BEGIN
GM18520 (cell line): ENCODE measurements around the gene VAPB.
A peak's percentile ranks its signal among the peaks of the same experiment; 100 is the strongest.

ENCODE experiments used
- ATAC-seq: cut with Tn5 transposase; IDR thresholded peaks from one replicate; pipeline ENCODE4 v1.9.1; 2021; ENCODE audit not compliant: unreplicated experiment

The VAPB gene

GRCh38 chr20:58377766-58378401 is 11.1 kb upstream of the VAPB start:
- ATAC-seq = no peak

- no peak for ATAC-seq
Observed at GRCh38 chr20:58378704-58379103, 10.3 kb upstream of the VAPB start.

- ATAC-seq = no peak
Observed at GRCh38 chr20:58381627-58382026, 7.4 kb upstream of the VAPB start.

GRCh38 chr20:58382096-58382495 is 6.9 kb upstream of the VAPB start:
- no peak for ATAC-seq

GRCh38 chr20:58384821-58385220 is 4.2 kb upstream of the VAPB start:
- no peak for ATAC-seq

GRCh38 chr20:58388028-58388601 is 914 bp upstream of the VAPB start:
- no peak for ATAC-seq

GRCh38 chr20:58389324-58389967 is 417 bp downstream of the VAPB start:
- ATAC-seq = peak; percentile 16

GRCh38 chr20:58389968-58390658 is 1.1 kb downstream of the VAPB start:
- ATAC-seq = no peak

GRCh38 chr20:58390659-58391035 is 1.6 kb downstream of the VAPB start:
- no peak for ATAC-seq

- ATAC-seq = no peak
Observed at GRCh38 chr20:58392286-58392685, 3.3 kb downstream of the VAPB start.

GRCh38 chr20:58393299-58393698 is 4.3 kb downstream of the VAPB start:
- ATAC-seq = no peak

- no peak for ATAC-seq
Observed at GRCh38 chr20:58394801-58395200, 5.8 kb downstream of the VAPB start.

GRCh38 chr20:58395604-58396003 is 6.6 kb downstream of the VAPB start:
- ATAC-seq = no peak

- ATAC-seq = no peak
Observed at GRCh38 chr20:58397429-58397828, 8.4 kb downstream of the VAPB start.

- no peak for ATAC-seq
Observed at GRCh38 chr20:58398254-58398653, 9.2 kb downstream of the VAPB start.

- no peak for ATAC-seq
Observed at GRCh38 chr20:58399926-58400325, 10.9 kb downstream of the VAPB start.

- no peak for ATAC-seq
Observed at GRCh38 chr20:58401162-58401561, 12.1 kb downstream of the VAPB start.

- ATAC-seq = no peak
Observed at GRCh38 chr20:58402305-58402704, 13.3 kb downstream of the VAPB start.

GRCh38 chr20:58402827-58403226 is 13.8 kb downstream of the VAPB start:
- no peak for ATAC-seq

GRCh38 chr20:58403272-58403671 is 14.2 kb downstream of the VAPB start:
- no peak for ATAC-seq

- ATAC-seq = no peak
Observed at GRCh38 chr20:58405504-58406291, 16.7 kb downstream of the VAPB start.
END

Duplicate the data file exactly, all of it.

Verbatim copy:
GM18520 (cell line): ENCODE measurements around the gene VAPB.
A peak's percentile ranks its signal among the peaks of the same experiment; 100 is the strongest.

ENCODE experiments used
- ATAC-seq: cut with Tn5 transposase; IDR thresholded peaks from one replicate; pipeline ENCODE4 v1.9.1; 2021; ENCODE audit not compliant: unreplicated experiment

The VAPB gene

GRCh38 chr20:58377766-58378401 is 11.1 kb upstream of the VAPB start:
- ATAC-seq = no peak

- no peak for ATAC-seq
Observed at GRCh38 chr20:58378704-58379103, 10.3 kb upstream of the VAPB start.

- ATAC-seq = no peak
Observed at GRCh38 chr20:58381627-58382026, 7.4 kb upstream of the VAPB start.

GRCh38 chr20:58382096-58382495 is 6.9 kb upstream of the VAPB start:
- no peak for ATAC-seq

GRCh38 chr20:58384821-58385220 is 4.2 kb upstream of the VAPB start:
- no peak for ATAC-seq

GRCh38 chr20:58388028-58388601 is 914 bp upstream of the VAPB start:
- no peak for ATAC-seq

GRCh38 chr20:58389324-58389967 is 417 bp downstream of the VAPB start:
- ATAC-seq = peak; percentile 16

GRCh38 chr20:58389968-58390658 is 1.1 kb downstream of the VAPB start:
- ATAC-seq = no peak

GRCh38 chr20:58390659-58391035 is 1.6 kb downstream of the VAPB start:
- no peak for ATAC-seq

- ATAC-seq = no peak
Observed at GRCh38 chr20:58392286-58392685, 3.3 kb downstream of the VAPB start.

GRCh38 chr20:58393299-58393698 is 4.3 kb downstream of the VAPB start:
- ATAC-seq = no peak

- no peak for ATAC-seq
Observed at GRCh38 chr20:58394801-58395200, 5.8 kb downstream of the VAPB start.

GRCh38 chr20:58395604-58396003 is 6.6 kb downstream of the VAPB start:
- ATAC-seq = no peak

- ATAC-seq = no peak
Observed at GRCh38 chr20:58397429-58397828, 8.4 kb downstream of the VAPB start.

- no peak for ATAC-seq
Observed at GRCh38 chr20:58398254-58398653, 9.2 kb downstream of the VAPB start.

- no peak for ATAC-seq
Observed at GRCh38 chr20:58399926-58400325, 10.9 kb downstream of the VAPB start.

- no peak for ATAC-seq
Observed at GRCh38 chr20:58401162-58401561, 12.1 kb downstream of the VAPB start.

- ATAC-seq = no peak
Observed at GRCh38 chr20:58402305-58402704, 13.3 kb downstream of the VAPB start.

GRCh38 chr20:58402827-58403226 is 13.8 kb downstream of the VAPB start:
- no peak for ATAC-seq

GRCh38 chr20:58403272-58403671 is 14.2 kb downstream of the VAPB start:
- no peak for ATAC-seq

- ATAC-seq = no peak
Observed at GRCh38 chr20:58405504-58406291, 16.7 kb downstream of the VAPB start.